Create variables through assignments

May 5, 2020
By

[This article was first published on Quantargo Blog, and kindly contributed to R-bloggers]. (You can report issue about the content on this page here)
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Usually you want to store vectors and other objects into variables so you can work with them more easily. Variables are like a box with a name. You can then refer to the name to see what is stored inside.

  • Learn how to create a variable
  • Use variables to store objects and vectors
  • Reuse assigned objects through a variable name
___ <- ___

Assigning variables

Usually you want to use objects like vectors more than once. In order to save the trouble of retyping and recreating them all the time, we would like to save them somewhere and reuse them later.

To do this, we can assign them to a variable name. R uses the special arrow operator <- for assigning values to a variable. The arrow is simply the combination of a smaller-than character (<) and a minus sign (-).

Let’s take a look at an example, in which we assign a numeric vector to a variable named numbers:

numbers <- c(1, 2, 3, 4, 5, 6, 7, 8, 9)

Now we can use the variable’s name below to see its contents:

numbers
[1] 1 2 3 4 5 6 7 8 9

Note, that when we assign something to a variable that already exists, it gets overwritten. All previous contents are automatically removed:

numbers <- c(10, 11, 12, 13)
numbers
[1] 10 11 12 13

Once you have defined a variable, you can use it just like you would use the underlying vector itself. In the following example we create two numeric vectors and assign them to the variables low and high. Then, we use these variables and concatenate the two vectors into a single one and assign it to the variable named sequence. Finally we call the sequence variable and inspect its contents:

low <- c(1, 2, 3)
high <- c(4, 5, 6)
sequence <- c(low, high)
sequence
[1] 1 2 3 4 5 6

As you can see, the vectors 1, 2, 3 and 4, 5, 6 stored in the variables low and high, were combined into a single vector that is now the the content of the variable sequence.

Exercise: Assign numeric vector to variable

  • Use the concatenate function c() and create a vector containing the numbers 2, 3, 5 and 7.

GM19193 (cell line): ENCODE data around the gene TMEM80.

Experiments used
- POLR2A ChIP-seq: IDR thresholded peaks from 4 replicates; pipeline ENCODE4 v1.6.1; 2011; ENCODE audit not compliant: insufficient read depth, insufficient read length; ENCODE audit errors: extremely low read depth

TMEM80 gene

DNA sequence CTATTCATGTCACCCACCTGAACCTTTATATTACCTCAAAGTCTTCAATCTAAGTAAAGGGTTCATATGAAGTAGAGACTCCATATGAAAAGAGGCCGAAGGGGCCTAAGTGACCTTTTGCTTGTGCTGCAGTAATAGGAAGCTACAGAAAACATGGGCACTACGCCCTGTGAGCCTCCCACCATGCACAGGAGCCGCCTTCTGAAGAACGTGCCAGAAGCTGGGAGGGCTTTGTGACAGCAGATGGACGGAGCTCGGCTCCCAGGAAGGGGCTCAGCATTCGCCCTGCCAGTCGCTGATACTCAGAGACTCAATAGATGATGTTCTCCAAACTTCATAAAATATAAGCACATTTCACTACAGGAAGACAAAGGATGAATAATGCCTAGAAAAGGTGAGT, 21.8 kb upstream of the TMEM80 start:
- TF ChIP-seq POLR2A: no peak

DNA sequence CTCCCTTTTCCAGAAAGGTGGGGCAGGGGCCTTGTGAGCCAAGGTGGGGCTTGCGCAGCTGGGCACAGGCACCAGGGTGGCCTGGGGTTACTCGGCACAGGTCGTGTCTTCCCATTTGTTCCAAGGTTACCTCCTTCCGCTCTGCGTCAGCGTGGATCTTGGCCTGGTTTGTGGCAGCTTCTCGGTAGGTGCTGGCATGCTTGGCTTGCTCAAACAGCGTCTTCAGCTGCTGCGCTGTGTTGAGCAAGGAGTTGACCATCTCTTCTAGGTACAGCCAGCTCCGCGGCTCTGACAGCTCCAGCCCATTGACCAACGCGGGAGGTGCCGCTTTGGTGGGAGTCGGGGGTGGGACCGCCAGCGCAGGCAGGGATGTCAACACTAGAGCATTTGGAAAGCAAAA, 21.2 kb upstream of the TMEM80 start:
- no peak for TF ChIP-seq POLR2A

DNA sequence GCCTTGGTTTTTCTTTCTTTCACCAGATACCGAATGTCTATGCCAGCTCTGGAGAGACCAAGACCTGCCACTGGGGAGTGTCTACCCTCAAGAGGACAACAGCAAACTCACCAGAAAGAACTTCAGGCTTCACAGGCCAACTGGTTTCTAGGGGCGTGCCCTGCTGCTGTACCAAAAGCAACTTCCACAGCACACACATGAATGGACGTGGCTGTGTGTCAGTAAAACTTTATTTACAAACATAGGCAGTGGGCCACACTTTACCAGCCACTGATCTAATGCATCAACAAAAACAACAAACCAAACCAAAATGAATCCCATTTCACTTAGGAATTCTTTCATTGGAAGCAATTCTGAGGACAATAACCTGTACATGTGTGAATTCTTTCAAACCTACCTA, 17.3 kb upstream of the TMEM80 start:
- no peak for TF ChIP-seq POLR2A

• Assign this vector to a variable named primes.

Start Exercise

Exercise: Assign character vector to variable

Use the concatenate function c() and create a vector containing the words

  • "programming"
  • "R" and
  • "variables"

Assign this vector to the variable fun.

Start Exercise

Quiz: Variable Overriding

fun <- c("programming", "in", "R") 
fun <- c("Have", "fun")
fun

Inspect the code chunk above. What is the content of the variable fun in the last step?

  • "programming" "in" "R"
  • "Have" "fun"
  • "programming" "in" "R" "Have" "fun"
  • There is no output, only an error message.

Start Quiz

Quiz: Vector Concatenation

fun <- c("programming", "in", "R") 
fun2 <- c("Have", "fun")
fun3 <- c(fun2, fun)
fun3

Inspect the code chunk above. What is the content of the variable fun3 in the last step?

  • "programming" "in" "R" "Have" "fun"
  • "Have" "fun"
  • "Have" "fun" "programming" "in" "R"
  • There is no output, only an error message.

Start Quiz

Naming rules

There are a few rules we need to consider when creating variables.

Variable rules

  • Can contain letters: example
  • Can contain numbers: example1
  • Can contain underscores: example_1
  • Can contain dots: example.1
  • Cannot start with numbers: 2example
  • Cannot start with underscores: _example
  • Cannot start with a dot if directly followed by a number: .2example

Quiz: Naming Rules

Which of the following variable names are valid?

  • weekly+tasks
  • task2Do
  • 24hour
  • .task

Start Quiz

Create variables through assignments is an excerpt from the course Introduction to R, which is available for free on quantargo.com

VIEW FULL COURSE

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